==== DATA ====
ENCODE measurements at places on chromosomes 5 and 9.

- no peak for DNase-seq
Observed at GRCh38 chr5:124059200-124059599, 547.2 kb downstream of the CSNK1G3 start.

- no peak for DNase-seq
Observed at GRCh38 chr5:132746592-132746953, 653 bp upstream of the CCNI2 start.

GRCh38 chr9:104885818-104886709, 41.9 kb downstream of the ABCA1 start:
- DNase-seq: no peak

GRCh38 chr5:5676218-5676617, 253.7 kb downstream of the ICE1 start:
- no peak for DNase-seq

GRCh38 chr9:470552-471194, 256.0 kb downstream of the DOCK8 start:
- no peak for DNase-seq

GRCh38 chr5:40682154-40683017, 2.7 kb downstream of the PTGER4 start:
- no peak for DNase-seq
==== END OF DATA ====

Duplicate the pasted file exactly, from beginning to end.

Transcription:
ENCODE measurements at places on chromosomes 5 and 9.

- no peak for DNase-seq
Observed at GRCh38 chr5:124059200-124059599, 547.2 kb downstream of the CSNK1G3 start.

- no peak for DNase-seq
Observed at GRCh38 chr5:132746592-132746953, 653 bp upstream of the CCNI2 start.

GRCh38 chr9:104885818-104886709, 41.9 kb downstream of the ABCA1 start:
- DNase-seq: no peak

GRCh38 chr5:5676218-5676617, 253.7 kb downstream of the ICE1 start:
- no peak for DNase-seq

GRCh38 chr9:470552-471194, 256.0 kb downstream of the DOCK8 start:
- no peak for DNase-seq

GRCh38 chr5:40682154-40683017, 2.7 kb downstream of the PTGER4 start:
- no peak for DNase-seq